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Unintended effects of Janani Suraksha Yojana on maternal care in India
Authors: Soumendu Sen, Sayantani Chatterjee, Pijush Kanti Khan, and Sanjay K. Mohanty
Source: SSM – Population Health, 11: 100619; DOI: 10.1016/j.ssmph.2020.100619
Topic(s): Antenatal care
Delivery care
Institutional births
Maternal health
Country: Asia
Published: AUG 2020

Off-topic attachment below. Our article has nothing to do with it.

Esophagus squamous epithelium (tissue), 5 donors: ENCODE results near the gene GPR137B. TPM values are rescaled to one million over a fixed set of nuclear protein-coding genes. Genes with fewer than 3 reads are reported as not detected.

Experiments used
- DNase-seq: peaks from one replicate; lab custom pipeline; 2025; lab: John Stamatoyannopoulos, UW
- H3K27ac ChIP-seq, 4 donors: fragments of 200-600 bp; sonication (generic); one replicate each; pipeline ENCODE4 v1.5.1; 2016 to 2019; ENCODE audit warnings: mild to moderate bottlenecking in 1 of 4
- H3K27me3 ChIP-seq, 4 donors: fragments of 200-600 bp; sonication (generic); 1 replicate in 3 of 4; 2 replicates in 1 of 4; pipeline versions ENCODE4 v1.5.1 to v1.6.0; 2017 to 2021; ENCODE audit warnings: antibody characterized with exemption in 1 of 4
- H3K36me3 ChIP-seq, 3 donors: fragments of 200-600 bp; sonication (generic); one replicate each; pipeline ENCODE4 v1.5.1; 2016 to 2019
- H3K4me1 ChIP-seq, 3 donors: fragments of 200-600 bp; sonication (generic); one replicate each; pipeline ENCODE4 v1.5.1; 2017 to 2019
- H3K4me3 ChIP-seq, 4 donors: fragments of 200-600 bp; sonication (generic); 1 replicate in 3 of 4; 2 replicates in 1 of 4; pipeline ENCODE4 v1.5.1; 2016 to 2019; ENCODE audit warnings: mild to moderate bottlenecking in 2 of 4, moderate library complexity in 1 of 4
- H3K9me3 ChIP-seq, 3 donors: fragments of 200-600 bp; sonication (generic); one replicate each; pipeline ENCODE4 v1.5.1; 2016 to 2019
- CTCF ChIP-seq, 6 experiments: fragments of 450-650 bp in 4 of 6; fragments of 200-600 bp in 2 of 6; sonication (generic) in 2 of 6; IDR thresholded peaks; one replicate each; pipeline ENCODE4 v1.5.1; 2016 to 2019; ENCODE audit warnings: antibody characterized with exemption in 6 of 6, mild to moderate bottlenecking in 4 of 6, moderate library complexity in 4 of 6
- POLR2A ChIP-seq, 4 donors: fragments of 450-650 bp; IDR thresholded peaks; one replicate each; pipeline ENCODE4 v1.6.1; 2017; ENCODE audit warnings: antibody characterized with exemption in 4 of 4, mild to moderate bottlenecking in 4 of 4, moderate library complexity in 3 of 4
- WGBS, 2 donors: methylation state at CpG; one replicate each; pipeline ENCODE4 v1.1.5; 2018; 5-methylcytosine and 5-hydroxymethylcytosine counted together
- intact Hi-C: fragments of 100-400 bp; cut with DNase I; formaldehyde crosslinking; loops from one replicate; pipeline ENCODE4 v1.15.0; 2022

Abstract: Background: The Janani Suraksha Yojana (JSY) is the largest ever conditional cash transfer programme worldwide. It primarily aimed to reduce the maternal and child mortality by increasing the facility based delivery in India. Besides, the JSY has resulted in reduction of out-of-pocket expenditure for delivery care and increased antenatal care. Though studies have examined the direct outcome of JSY, limited studies have attempted to understand the unintended effects (indirect) of the programme. The aim of this study is to examine the effect of JSY on contraceptive use, initiation of breast feeding and postnatal check-up in India. Data & Methods: Data from the National Family Health Survey 4, 2015–16 was used in the analyses. A total of 148,746 institutional births in five years preceding the survey were analysed and the analyses were carried out for Low Performing States (LPS) and High Performing States (HPS). Descriptive statistics and the propensity score matching were used to understand the unintended effects of JSY. Results: In India, the use of contraception, early initiation of breastfeeding and postnatal check up was consistently higher among JSY beneficiaries compared to non-JSY beneficiaries. Among JSY beneficiaries, about 45% of the mothers breastfed their child within one hour compared to 42% of the JSY non-beneficiaries. The pattern was almost similar for postnatal check-up. The variations in contraceptive use, breastfeeding practice and postnatal check-up among JSY beneficiaries were higher in LPS states compared to HPS. For instance, in LPS, among JSY beneficiaries, about 58% mothers breastfed their child within one hour of delivery compared to 46% in HPS. Controlling for socio-economic covariates, the JSY beneficiaries in LPS were 12% more likely to use contraception, 8% were more likely to initiate the breast feeding within one hour of child delivery and 6% were more likely to get their postnatal check-up than their counterparts in HPS. Discussion: The unintended effects of JSY were strong and significant in the low performing states. The coverage of JSY should be further extended and the programme needs to be continued.